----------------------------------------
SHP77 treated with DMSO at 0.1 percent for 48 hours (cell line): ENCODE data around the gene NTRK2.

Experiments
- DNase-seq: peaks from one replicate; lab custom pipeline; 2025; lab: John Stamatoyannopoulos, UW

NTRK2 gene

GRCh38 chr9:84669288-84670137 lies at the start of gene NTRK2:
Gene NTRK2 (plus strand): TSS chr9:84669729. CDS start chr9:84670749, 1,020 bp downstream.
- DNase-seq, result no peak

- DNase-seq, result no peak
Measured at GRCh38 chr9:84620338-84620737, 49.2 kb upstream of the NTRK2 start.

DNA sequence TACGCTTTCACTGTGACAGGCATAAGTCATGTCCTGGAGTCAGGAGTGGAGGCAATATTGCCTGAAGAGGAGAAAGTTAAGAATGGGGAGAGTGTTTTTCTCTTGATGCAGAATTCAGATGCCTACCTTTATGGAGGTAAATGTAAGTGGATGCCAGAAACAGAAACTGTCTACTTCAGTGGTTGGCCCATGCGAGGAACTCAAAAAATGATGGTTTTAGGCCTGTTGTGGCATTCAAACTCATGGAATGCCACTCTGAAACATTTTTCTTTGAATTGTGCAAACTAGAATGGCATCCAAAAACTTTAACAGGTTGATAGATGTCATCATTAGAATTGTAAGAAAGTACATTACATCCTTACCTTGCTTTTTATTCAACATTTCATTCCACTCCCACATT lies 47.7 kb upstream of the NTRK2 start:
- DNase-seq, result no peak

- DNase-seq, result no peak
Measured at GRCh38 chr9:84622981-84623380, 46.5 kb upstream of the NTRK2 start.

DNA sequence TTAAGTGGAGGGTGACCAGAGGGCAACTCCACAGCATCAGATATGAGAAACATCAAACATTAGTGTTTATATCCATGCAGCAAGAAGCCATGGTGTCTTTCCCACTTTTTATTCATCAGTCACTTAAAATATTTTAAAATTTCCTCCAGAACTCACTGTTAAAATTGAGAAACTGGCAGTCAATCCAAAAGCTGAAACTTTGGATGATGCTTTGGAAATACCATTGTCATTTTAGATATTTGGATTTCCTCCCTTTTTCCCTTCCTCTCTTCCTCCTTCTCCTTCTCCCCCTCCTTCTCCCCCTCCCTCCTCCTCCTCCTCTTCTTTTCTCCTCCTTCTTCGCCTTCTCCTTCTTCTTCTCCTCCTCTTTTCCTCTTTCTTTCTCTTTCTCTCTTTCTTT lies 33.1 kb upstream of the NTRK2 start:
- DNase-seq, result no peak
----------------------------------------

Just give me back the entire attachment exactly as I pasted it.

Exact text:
SHP77 treated with DMSO at 0.1 percent for 48 hours (cell line): ENCODE data around the gene NTRK2.

Experiments
- DNase-seq: peaks from one replicate; lab custom pipeline; 2025; lab: John Stamatoyannopoulos, UW

NTRK2 gene

GRCh38 chr9:84669288-84670137 lies at the start of gene NTRK2:
Gene NTRK2 (plus strand): TSS chr9:84669729. CDS start chr9:84670749, 1,020 bp downstream.
- DNase-seq, result no peak

- DNase-seq, result no peak
Measured at GRCh38 chr9:84620338-84620737, 49.2 kb upstream of the NTRK2 start.

DNA sequence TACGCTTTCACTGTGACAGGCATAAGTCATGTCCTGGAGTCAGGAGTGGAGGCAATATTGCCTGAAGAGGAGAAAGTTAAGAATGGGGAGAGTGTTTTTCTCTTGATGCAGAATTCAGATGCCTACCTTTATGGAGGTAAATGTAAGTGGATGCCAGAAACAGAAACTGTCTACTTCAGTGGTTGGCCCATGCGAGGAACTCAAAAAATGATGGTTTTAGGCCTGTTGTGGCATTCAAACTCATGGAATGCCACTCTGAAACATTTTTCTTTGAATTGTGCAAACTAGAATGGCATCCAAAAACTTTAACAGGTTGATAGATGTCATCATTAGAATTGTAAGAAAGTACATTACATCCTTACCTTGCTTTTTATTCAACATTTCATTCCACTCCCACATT lies 47.7 kb upstream of the NTRK2 start:
- DNase-seq, result no peak

- DNase-seq, result no peak
Measured at GRCh38 chr9:84622981-84623380, 46.5 kb upstream of the NTRK2 start.

DNA sequence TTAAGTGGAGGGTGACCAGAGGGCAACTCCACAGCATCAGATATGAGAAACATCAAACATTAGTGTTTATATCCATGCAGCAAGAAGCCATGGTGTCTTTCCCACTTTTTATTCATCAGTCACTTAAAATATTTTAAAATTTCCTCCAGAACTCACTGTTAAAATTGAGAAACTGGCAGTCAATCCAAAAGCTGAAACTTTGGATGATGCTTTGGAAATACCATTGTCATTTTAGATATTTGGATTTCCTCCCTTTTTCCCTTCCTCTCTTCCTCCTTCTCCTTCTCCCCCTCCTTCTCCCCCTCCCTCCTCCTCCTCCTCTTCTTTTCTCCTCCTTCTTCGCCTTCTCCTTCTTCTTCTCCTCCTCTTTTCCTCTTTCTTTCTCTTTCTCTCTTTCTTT lies 33.1 kb upstream of the NTRK2 start:
- DNase-seq, result no peak